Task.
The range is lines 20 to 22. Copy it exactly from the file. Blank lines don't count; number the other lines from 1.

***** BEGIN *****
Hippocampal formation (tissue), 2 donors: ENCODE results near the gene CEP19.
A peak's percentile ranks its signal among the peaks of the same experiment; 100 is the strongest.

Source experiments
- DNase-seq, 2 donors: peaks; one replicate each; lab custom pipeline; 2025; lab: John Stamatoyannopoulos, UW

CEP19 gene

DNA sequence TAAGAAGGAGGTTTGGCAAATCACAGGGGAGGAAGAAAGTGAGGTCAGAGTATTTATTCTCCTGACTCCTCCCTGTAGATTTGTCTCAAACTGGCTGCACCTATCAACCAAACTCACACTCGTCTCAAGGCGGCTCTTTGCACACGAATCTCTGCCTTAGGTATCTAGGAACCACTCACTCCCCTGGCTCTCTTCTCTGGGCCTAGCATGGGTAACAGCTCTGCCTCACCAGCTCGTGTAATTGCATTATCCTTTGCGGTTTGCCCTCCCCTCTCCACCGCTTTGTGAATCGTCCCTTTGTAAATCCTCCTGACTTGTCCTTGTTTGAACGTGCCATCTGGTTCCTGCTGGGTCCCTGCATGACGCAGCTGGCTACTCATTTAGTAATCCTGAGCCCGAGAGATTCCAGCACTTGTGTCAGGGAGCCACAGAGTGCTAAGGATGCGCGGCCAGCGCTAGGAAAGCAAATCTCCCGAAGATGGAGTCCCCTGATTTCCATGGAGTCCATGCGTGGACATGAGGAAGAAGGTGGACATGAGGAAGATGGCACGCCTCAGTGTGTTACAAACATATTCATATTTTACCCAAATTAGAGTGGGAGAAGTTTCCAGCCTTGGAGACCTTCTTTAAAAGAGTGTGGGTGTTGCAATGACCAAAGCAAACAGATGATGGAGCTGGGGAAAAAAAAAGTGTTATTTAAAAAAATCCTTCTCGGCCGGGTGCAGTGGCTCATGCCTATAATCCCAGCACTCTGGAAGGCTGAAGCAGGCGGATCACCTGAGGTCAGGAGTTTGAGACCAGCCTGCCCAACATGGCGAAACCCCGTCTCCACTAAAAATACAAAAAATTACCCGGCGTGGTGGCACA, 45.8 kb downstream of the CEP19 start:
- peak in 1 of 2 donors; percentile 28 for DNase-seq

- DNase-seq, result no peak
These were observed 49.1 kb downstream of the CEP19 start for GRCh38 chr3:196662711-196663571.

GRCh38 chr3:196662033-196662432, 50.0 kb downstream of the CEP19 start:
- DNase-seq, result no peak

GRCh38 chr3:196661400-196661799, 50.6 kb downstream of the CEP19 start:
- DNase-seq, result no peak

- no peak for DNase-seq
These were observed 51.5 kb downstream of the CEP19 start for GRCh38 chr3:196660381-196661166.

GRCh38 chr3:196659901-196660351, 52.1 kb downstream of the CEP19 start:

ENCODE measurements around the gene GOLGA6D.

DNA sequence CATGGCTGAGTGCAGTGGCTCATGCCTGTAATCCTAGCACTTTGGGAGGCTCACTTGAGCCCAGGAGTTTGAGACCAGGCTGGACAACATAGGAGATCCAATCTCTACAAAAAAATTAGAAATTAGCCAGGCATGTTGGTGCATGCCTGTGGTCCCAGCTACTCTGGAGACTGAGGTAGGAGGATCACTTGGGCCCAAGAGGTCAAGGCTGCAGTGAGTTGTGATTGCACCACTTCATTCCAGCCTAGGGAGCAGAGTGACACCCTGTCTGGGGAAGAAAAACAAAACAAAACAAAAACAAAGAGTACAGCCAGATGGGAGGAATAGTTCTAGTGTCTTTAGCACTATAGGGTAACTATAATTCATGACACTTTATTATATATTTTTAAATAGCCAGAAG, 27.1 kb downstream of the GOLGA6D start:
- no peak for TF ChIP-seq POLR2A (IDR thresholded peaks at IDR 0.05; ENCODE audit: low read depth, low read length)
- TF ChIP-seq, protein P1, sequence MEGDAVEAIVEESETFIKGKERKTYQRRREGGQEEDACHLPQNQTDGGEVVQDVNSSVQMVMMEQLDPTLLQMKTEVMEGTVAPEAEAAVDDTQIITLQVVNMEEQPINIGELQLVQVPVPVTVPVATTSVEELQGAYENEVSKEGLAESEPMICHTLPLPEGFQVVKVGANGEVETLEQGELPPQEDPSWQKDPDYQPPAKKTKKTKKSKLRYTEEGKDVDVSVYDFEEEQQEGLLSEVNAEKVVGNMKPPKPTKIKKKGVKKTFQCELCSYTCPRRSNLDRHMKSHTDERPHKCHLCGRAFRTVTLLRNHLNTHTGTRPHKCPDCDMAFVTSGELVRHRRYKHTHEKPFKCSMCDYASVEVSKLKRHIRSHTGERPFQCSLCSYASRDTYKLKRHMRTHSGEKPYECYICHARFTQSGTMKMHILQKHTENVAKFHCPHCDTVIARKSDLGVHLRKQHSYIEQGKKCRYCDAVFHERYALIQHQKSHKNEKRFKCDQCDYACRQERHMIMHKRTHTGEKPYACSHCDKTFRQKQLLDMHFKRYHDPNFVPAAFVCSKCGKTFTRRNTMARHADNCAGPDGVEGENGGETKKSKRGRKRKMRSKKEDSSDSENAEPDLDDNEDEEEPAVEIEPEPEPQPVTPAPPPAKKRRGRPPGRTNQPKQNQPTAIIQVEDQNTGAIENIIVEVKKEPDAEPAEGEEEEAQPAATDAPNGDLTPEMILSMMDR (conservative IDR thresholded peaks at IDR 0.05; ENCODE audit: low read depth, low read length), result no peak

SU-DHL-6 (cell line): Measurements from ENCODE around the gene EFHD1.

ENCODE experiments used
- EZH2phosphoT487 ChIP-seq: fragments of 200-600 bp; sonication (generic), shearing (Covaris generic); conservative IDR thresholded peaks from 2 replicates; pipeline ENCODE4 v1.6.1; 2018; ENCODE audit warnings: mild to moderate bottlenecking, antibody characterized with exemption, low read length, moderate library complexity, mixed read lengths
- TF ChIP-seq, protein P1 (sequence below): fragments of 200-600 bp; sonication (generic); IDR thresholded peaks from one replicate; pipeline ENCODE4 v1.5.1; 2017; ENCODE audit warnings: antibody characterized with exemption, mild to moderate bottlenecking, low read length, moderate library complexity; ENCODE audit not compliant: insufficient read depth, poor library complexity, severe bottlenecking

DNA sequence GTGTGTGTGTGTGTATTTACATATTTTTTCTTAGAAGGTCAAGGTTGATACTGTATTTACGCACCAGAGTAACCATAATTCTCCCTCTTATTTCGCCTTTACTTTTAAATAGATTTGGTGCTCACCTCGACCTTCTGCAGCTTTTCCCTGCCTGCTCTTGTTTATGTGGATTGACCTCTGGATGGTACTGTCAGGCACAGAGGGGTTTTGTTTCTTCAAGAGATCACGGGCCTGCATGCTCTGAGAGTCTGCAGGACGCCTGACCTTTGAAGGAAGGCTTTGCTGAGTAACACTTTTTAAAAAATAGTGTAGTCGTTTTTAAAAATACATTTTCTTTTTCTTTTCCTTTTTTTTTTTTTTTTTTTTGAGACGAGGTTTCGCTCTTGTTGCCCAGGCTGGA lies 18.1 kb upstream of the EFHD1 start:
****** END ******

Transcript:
- TF ChIP-seq, protein P1, sequence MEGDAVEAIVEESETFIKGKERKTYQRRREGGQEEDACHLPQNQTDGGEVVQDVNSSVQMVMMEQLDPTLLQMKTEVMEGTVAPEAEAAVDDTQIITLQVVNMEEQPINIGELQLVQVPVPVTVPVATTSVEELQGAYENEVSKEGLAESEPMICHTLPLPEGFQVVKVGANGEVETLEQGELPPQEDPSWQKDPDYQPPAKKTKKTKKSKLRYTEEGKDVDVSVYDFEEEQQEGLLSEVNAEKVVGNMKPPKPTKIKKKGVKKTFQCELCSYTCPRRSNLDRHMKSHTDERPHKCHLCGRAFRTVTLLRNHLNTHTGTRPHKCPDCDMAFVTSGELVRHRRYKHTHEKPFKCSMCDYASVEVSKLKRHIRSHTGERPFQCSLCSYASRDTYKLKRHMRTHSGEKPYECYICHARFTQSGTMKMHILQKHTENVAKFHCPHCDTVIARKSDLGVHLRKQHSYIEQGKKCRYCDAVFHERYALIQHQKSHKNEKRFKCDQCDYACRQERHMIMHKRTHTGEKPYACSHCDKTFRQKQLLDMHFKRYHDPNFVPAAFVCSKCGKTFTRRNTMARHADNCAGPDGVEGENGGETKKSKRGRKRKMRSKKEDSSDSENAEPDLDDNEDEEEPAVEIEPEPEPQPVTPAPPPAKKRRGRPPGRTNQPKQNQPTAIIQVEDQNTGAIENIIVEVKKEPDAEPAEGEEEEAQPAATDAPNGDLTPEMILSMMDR (conservative IDR thresholded peaks at IDR 0.05; ENCODE audit: low read depth, low read length), result no peak

SU-DHL-6 (cell line): Measurements from ENCODE around the gene EFHD1.

ENCODE experiments used